Despite an epic viral failure, Billy McFarland is bringing Fyre Festival back

Get burned all over again

Get ready to break out the disaster-relief tents and cheese sandwiches in styrofoam containers: Fyre Fest is back, baby.

The notorious grifter Billy McFarland announced on Twitter that the doomed music festival is returning for a do-over, Hypebeast reported on Monday. “Fyre Festival II is finally happening,” he wrote. “Tell me why you should be invited.”

For those unfamiliar with the saga, Fyre Fest was meant to be a luxury event on Pablo Escobar’s former private island in the Bahamas. McFarland had teamed up with Ja Rule to create a line-up of musicians including Migos, Lil Yachty, Blink-182, and Pusha T, among others. The festival was promoted all over social media by celebs like Bella Hadid, Kendall Jenner, and Emily Ratajkowski. Sounds pretty cool, right?

Sure, except that when attendees finally arrived for the much-hyped Fyre Fest, they found the aforementioned disaster-relief tents as accommodations (with water-soaked mattresses, to boot) and the paltry cheese sandwiches as meals. It wasn’t anywhere close to the VIP experience they had been promised—and they made sure to tell social media all about it.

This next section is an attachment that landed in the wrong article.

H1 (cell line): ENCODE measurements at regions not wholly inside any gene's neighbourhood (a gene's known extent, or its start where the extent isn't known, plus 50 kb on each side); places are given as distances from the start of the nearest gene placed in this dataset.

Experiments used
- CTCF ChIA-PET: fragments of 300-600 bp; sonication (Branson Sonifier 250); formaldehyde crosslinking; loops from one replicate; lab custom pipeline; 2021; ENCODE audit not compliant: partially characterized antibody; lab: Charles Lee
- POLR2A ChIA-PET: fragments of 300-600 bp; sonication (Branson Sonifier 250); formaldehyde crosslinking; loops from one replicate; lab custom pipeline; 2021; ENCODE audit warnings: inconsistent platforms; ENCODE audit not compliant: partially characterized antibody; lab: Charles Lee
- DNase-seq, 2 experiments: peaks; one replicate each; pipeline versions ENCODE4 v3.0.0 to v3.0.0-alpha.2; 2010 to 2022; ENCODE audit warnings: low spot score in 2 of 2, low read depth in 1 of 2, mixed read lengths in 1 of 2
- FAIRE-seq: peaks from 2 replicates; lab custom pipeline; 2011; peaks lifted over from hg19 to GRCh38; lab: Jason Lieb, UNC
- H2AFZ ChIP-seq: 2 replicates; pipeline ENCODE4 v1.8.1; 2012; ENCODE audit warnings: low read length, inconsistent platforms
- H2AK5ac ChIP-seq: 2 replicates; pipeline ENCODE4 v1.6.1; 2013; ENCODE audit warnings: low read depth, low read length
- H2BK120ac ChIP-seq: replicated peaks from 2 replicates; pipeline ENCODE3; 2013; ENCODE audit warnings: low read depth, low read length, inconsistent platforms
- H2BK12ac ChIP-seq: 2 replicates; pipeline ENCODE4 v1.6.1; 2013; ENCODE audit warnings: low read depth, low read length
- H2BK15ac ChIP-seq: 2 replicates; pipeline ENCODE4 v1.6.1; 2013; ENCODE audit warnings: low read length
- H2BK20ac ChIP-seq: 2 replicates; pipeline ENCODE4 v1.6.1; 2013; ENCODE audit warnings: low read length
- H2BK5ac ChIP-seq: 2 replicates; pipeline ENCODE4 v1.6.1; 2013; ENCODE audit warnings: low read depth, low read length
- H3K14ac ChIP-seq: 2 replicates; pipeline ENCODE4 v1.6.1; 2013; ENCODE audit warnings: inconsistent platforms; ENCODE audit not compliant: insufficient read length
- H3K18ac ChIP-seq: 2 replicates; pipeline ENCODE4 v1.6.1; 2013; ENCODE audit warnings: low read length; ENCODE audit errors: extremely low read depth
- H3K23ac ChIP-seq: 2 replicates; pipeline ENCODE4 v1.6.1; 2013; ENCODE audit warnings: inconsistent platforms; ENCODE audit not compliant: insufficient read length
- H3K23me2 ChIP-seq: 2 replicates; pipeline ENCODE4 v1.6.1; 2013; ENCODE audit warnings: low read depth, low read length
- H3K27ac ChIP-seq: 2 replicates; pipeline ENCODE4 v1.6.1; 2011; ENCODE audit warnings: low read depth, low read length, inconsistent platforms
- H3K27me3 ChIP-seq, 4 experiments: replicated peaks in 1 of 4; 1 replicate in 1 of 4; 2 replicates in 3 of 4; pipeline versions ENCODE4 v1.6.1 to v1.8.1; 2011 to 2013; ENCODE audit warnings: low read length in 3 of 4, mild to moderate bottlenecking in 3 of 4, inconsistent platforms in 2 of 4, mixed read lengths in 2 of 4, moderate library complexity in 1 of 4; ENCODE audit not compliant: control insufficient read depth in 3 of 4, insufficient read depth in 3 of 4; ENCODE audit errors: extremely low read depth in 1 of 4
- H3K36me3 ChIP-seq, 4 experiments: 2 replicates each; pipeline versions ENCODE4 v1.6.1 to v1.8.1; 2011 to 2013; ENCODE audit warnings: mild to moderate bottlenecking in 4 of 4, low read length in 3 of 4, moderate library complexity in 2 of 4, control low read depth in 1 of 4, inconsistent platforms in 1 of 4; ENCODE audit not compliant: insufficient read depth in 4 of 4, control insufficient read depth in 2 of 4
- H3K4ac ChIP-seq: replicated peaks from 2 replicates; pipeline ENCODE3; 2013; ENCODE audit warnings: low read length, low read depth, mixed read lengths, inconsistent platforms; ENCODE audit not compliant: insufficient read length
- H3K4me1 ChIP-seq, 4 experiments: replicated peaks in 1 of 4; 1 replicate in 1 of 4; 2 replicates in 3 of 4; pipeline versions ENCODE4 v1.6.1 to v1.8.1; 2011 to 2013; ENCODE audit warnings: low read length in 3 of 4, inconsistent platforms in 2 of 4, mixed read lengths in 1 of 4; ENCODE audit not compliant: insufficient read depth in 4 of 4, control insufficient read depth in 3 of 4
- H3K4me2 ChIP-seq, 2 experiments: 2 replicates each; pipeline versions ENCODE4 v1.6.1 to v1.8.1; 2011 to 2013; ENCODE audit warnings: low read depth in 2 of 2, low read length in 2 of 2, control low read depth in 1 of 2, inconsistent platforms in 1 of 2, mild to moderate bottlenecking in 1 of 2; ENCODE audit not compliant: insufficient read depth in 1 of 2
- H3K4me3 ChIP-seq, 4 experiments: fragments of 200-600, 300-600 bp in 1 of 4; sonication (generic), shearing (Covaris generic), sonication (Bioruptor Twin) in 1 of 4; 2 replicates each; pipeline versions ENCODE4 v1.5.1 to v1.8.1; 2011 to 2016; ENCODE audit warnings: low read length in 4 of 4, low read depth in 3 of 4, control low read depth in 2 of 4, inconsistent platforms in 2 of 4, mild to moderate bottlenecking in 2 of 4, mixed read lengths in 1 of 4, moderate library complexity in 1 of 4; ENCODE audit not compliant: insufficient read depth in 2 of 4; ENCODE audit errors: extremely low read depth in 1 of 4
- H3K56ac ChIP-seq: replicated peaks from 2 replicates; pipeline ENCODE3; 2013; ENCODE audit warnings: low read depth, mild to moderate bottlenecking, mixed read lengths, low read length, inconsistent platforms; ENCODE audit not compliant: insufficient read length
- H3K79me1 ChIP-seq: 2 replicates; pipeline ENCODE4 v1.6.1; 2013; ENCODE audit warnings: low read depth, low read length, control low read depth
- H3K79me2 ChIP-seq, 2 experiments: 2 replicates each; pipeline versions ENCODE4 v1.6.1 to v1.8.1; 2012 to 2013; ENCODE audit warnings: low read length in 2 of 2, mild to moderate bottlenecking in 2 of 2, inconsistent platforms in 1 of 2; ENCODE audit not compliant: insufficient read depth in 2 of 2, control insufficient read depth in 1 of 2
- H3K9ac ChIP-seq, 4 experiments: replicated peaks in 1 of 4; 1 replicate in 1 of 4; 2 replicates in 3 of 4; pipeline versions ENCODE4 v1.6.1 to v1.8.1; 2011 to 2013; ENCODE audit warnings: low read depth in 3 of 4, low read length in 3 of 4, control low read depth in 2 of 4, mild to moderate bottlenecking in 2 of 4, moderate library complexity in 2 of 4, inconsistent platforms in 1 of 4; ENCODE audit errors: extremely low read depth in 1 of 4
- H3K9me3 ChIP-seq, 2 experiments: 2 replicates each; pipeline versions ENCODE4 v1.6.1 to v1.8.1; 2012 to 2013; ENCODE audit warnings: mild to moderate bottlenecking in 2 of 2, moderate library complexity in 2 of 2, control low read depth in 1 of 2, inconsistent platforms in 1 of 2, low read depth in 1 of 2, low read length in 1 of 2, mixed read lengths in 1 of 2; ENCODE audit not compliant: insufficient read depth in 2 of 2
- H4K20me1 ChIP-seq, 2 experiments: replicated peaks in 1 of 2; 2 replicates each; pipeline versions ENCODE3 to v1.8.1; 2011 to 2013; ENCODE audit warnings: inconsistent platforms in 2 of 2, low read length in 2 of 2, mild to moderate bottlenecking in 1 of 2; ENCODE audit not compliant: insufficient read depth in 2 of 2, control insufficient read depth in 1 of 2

After the saga was publicised all over the internet, McFarland pleaded guilty to two counts of wire fraud in 2018 and was sentenced to serve six years in prison. (He was released early in March 2022.) He was additionally ordered to pay back US$26 million to his investors. If you want to dive even further into the mess, both Netflix and Hulu made documentaries about the disastrous ordeal. (And back in 2019, you could have bought the island where the whole thing took place for a cool US$11.8 million.)

Despite all the drama, McFarland has seemingly returned for Fyre Fest round two. There aren’t yet any details as to when and where the event will take place, but one must hope that the planning is at least slightly more legit this time around, if the festival ever gets off the ground at all. We can’t quite imagine who would invest in it—let alone pay to show up—when we all know how well that worked out the first time.

This story was first published on Robb Report USA